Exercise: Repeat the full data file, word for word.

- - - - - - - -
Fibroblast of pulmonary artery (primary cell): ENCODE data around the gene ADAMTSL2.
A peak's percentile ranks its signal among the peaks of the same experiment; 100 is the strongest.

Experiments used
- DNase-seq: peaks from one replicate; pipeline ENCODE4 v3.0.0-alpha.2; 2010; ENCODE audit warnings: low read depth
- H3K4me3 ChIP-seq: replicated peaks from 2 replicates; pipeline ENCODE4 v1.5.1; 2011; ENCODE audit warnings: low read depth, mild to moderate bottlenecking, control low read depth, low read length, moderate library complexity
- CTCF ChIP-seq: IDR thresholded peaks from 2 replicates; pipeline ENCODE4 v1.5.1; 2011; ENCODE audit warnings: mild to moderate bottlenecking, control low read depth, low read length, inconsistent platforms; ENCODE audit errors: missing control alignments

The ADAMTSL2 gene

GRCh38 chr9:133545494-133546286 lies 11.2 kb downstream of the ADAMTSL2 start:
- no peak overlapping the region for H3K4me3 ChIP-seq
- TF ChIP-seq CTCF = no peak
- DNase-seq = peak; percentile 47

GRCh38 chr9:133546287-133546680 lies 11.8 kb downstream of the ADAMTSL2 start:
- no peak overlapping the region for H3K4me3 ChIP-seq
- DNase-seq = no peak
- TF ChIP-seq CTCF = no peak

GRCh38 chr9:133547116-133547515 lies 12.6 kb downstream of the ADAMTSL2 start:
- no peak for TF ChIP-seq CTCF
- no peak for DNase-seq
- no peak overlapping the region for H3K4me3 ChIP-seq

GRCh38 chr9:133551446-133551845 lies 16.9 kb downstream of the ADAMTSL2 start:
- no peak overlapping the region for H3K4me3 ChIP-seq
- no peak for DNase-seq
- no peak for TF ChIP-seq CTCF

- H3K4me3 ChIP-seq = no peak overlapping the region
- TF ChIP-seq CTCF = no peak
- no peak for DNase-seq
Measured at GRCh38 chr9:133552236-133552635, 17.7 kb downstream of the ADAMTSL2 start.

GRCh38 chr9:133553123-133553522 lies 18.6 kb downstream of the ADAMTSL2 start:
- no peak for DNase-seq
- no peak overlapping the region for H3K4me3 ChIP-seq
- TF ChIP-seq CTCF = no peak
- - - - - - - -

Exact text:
Fibroblast of pulmonary artery (primary cell): ENCODE data around the gene ADAMTSL2.
A peak's percentile ranks its signal among the peaks of the same experiment; 100 is the strongest.

Experiments used
- DNase-seq: peaks from one replicate; pipeline ENCODE4 v3.0.0-alpha.2; 2010; ENCODE audit warnings: low read depth
- H3K4me3 ChIP-seq: replicated peaks from 2 replicates; pipeline ENCODE4 v1.5.1; 2011; ENCODE audit warnings: low read depth, mild to moderate bottlenecking, control low read depth, low read length, moderate library complexity
- CTCF ChIP-seq: IDR thresholded peaks from 2 replicates; pipeline ENCODE4 v1.5.1; 2011; ENCODE audit warnings: mild to moderate bottlenecking, control low read depth, low read length, inconsistent platforms; ENCODE audit errors: missing control alignments

The ADAMTSL2 gene

GRCh38 chr9:133545494-133546286 lies 11.2 kb downstream of the ADAMTSL2 start:
- no peak overlapping the region for H3K4me3 ChIP-seq
- TF ChIP-seq CTCF = no peak
- DNase-seq = peak; percentile 47

GRCh38 chr9:133546287-133546680 lies 11.8 kb downstream of the ADAMTSL2 start:
- no peak overlapping the region for H3K4me3 ChIP-seq
- DNase-seq = no peak
- TF ChIP-seq CTCF = no peak

GRCh38 chr9:133547116-133547515 lies 12.6 kb downstream of the ADAMTSL2 start:
- no peak for TF ChIP-seq CTCF
- no peak for DNase-seq
- no peak overlapping the region for H3K4me3 ChIP-seq

GRCh38 chr9:133551446-133551845 lies 16.9 kb downstream of the ADAMTSL2 start:
- no peak overlapping the region for H3K4me3 ChIP-seq
- no peak for DNase-seq
- no peak for TF ChIP-seq CTCF

- H3K4me3 ChIP-seq = no peak overlapping the region
- TF ChIP-seq CTCF = no peak
- no peak for DNase-seq
Measured at GRCh38 chr9:133552236-133552635, 17.7 kb downstream of the ADAMTSL2 start.

GRCh38 chr9:133553123-133553522 lies 18.6 kb downstream of the ADAMTSL2 start:
- no peak for DNase-seq
- no peak overlapping the region for H3K4me3 ChIP-seq
- TF ChIP-seq CTCF = no peak